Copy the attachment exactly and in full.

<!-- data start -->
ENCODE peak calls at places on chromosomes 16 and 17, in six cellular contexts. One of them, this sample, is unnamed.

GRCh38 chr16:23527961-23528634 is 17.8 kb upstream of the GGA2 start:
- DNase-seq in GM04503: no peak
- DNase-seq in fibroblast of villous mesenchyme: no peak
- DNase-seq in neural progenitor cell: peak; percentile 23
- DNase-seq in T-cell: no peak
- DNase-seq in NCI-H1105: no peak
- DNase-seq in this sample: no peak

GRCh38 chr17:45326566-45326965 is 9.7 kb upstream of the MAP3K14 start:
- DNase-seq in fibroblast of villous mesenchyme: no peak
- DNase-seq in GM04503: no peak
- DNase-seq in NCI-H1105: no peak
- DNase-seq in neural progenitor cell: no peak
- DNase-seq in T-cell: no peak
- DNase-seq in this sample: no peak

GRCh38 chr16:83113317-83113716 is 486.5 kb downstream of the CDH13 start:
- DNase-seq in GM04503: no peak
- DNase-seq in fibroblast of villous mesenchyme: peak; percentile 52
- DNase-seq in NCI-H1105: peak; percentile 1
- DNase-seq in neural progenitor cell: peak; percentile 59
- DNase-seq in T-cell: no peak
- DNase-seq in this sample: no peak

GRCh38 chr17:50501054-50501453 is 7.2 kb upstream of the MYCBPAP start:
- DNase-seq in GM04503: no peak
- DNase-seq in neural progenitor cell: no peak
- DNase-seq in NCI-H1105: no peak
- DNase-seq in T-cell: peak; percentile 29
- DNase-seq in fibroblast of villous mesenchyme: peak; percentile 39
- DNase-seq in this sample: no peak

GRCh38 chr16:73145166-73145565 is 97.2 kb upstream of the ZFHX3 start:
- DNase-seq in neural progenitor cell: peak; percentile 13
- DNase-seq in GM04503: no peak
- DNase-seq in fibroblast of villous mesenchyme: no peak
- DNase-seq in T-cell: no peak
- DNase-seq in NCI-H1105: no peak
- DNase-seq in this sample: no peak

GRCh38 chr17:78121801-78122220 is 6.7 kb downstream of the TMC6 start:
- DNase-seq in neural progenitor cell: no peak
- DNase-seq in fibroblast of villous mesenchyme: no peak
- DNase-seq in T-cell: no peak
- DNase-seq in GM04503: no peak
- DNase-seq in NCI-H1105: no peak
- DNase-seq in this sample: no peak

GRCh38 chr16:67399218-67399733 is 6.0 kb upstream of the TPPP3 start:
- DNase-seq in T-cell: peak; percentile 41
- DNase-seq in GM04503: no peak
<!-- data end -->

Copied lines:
ENCODE peak calls at places on chromosomes 16 and 17, in six cellular contexts. One of them, this sample, is unnamed.

GRCh38 chr16:23527961-23528634 is 17.8 kb upstream of the GGA2 start:
- DNase-seq in GM04503: no peak
- DNase-seq in fibroblast of villous mesenchyme: no peak
- DNase-seq in neural progenitor cell: peak; percentile 23
- DNase-seq in T-cell: no peak
- DNase-seq in NCI-H1105: no peak
- DNase-seq in this sample: no peak

GRCh38 chr17:45326566-45326965 is 9.7 kb upstream of the MAP3K14 start:
- DNase-seq in fibroblast of villous mesenchyme: no peak
- DNase-seq in GM04503: no peak
- DNase-seq in NCI-H1105: no peak
- DNase-seq in neural progenitor cell: no peak
- DNase-seq in T-cell: no peak
- DNase-seq in this sample: no peak

GRCh38 chr16:83113317-83113716 is 486.5 kb downstream of the CDH13 start:
- DNase-seq in GM04503: no peak
- DNase-seq in fibroblast of villous mesenchyme: peak; percentile 52
- DNase-seq in NCI-H1105: peak; percentile 1
- DNase-seq in neural progenitor cell: peak; percentile 59
- DNase-seq in T-cell: no peak
- DNase-seq in this sample: no peak

GRCh38 chr17:50501054-50501453 is 7.2 kb upstream of the MYCBPAP start:
- DNase-seq in GM04503: no peak
- DNase-seq in neural progenitor cell: no peak
- DNase-seq in NCI-H1105: no peak
- DNase-seq in T-cell: peak; percentile 29
- DNase-seq in fibroblast of villous mesenchyme: peak; percentile 39
- DNase-seq in this sample: no peak

GRCh38 chr16:73145166-73145565 is 97.2 kb upstream of the ZFHX3 start:
- DNase-seq in neural progenitor cell: peak; percentile 13
- DNase-seq in GM04503: no peak
- DNase-seq in fibroblast of villous mesenchyme: no peak
- DNase-seq in T-cell: no peak
- DNase-seq in NCI-H1105: no peak
- DNase-seq in this sample: no peak

GRCh38 chr17:78121801-78122220 is 6.7 kb downstream of the TMC6 start:
- DNase-seq in neural progenitor cell: no peak
- DNase-seq in fibroblast of villous mesenchyme: no peak
- DNase-seq in T-cell: no peak
- DNase-seq in GM04503: no peak
- DNase-seq in NCI-H1105: no peak
- DNase-seq in this sample: no peak

GRCh38 chr16:67399218-67399733 is 6.0 kb upstream of the TPPP3 start:
- DNase-seq in T-cell: peak; percentile 41
- DNase-seq in GM04503: no peak